How to Become a Medical Records Technician

Training and Education Jobs and Salaries

Medical records and health information technicians entering the field usually have an associate degree from a community or junior college. Many employers favor technicians who have become Registered Health Information Technicians (RHIT). Medical records and health information technicians generally obtain an associate degree from a community or junior college. Typically, community and junior colleges offer flexible course scheduling or online distance learning courses.

In addition to general education, coursework includes medical terminology, anatomy and physiology, legal aspects of health information, health data standards, coding and abstraction of data, statistics, database management, quality improvement methods, and computer science. Applicants can improve their chances of admission into a program by taking biology, math, chemistry, health, and computer science courses in high school.

Most employers prefer to hire Registered Health Information Technicians (RHIT), who must pass a written examination offered by the American Health Information Management Association (AHIMA). To take the examination, a person must graduate from a two-year associate degree program accredited by the Commission on Accreditation for Health Informatics and Information Management Education (CAHIIM). Technicians trained in non-CAHIIM-accredited programs or trained on the job are not eligible to take the examination.

In 2007, there were about 245 CAHIIM accredited programs in Health Informantics and Information Management Education. Some employers prefer candidates with experience in a health care setting. Experience is valuable in demonstrating certain skills or desirable qualities. It is beneficial for health information technicians to possess good communication skills, as they often serve as a liaison between health care facilities, insurance companies, and other establishments. Accuracy is also essential to technicians because they must pay close attention to detail.

A candidate who exhibits proficiency with computers will become more valuable as health care facilities continue to adopt electronic medical records. Experienced medical records and health information technicians usually advance in one of two ways - by specializing or by moving into a management position. Many senior technicians specialize in coding, in cancer registry, or in privacy and security and most coding and registry skills are learned on the job.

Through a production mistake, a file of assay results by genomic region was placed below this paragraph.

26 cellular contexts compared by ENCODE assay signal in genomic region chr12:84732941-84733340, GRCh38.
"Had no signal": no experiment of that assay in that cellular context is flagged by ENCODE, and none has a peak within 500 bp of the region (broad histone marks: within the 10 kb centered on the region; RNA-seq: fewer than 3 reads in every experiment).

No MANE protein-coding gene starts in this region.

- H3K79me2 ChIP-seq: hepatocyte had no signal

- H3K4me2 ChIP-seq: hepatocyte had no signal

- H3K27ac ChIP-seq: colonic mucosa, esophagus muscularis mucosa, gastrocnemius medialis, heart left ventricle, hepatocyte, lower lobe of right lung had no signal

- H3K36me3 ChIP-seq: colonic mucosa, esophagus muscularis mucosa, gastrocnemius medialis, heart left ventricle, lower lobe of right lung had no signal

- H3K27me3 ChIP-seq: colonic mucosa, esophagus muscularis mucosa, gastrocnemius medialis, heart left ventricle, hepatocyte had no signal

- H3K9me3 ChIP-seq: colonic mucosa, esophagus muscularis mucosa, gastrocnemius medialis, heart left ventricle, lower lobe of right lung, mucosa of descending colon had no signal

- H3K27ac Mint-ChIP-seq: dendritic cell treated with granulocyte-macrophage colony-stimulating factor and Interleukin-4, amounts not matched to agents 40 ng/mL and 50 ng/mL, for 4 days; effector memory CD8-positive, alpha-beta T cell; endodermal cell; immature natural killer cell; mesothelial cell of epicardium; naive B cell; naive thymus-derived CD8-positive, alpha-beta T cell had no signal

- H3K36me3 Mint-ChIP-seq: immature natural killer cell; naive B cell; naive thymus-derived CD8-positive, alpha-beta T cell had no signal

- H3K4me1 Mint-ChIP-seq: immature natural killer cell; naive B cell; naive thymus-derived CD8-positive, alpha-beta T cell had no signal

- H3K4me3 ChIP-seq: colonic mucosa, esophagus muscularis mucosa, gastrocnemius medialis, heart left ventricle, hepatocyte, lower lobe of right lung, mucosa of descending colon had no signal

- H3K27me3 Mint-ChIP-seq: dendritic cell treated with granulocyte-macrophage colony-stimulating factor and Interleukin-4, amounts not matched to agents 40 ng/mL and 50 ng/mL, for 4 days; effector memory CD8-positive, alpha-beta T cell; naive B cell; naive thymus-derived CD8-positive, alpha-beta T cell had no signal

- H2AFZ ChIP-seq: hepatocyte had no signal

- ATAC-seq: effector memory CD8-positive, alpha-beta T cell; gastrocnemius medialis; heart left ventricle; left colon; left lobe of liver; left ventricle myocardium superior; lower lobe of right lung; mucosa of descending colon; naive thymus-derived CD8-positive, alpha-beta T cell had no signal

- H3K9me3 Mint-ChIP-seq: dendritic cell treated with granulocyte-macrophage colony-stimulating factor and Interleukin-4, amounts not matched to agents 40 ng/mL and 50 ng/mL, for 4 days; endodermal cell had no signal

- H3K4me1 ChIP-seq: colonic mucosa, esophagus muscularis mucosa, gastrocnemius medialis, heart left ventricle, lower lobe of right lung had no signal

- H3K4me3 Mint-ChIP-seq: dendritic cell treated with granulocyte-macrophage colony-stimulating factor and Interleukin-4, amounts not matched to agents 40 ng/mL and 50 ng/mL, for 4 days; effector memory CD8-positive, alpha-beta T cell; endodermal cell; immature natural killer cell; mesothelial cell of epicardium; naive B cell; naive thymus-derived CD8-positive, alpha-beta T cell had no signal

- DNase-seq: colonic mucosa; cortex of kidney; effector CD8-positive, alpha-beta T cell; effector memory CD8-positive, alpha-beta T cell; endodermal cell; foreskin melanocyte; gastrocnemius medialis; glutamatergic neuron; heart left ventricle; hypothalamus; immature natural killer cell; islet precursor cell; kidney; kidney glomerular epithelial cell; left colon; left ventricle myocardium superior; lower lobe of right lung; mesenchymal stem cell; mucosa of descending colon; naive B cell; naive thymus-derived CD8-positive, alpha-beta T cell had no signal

A number of schools offer certificate programs in coding or include coding as part of the associate degree program for health information technicians, although there are no formal degree programs in coding. For cancer registry, there are a few formal two-year certificate programs approved by the National Cancer Registrars Association (NCRA). Some schools and employers offer intensive one to two week training programs in either coding or cancer registry. Certification in coding is available from several organizations. Coding certification within specific medical specialty areas is available from the Board of Medical Specialty Coding and the Professional Association of Healthcare Coding Specialist (PAHCS).

The American Academy of Professional Coders (AAPC) offers three distinct certification programs in coding. The AHIMA also offers certification for Certified Healthcare Privacy and Security because of growing concerns for the security of electronic medical records. Certification in cancer registry is available from the NCRA. Continuing education units are typically required to renew credentials. In large medical records and health information departments, experienced technicians may advance to section supervisor, overseeing the work of the coding, correspondence, or discharge sections, for example.

Senior technicians with RHIT credentials may become director or assistant director of a medical records and health information department in a small facility however, in larger institutions, the director usually is an administrator with a bachelor degree in medical records and health information administration. Hospitals sometimes advance promising health information clerks to jobs as medical records and health information technicians, although this practice may be less common in the future. Advancement usually requires two to four years of job experience and completion of a hospital in-house training program. Advancement opportunities for medical record and health information technicians are typically achieved by specialization or promotion to a management position.